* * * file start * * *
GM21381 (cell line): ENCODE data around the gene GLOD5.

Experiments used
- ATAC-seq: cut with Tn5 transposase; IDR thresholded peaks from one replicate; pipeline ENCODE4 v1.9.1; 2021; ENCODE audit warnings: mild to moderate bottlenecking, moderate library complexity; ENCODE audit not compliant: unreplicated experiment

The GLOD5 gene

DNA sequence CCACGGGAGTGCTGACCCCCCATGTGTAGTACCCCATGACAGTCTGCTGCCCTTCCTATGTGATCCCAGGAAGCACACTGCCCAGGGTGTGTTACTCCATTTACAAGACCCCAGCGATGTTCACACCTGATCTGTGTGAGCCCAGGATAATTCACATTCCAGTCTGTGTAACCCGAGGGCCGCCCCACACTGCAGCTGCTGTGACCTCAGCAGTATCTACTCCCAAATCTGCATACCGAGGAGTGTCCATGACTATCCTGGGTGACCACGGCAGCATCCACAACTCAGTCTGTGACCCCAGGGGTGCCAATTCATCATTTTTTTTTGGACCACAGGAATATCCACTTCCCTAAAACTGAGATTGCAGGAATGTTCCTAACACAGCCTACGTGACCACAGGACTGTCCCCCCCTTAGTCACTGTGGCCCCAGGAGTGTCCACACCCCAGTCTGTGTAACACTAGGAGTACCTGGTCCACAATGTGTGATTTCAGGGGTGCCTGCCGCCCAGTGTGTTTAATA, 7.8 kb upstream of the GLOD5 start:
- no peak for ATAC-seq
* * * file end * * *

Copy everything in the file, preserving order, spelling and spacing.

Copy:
GM21381 (cell line): ENCODE data around the gene GLOD5.

Experiments used
- ATAC-seq: cut with Tn5 transposase; IDR thresholded peaks from one replicate; pipeline ENCODE4 v1.9.1; 2021; ENCODE audit warnings: mild to moderate bottlenecking, moderate library complexity; ENCODE audit not compliant: unreplicated experiment

The GLOD5 gene

DNA sequence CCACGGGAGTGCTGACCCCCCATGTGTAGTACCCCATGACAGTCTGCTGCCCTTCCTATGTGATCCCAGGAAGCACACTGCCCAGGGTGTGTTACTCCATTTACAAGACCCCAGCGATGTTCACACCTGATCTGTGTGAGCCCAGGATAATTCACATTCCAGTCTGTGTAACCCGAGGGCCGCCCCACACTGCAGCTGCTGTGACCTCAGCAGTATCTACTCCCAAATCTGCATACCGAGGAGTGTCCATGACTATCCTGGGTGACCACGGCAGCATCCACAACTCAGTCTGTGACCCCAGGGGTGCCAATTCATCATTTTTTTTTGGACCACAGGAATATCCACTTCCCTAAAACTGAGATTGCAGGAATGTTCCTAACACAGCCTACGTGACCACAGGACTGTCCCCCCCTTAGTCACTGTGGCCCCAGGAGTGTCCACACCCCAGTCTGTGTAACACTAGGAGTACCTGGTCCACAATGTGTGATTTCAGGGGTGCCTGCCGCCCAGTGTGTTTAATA, 7.8 kb upstream of the GLOD5 start:
- no peak for ATAC-seq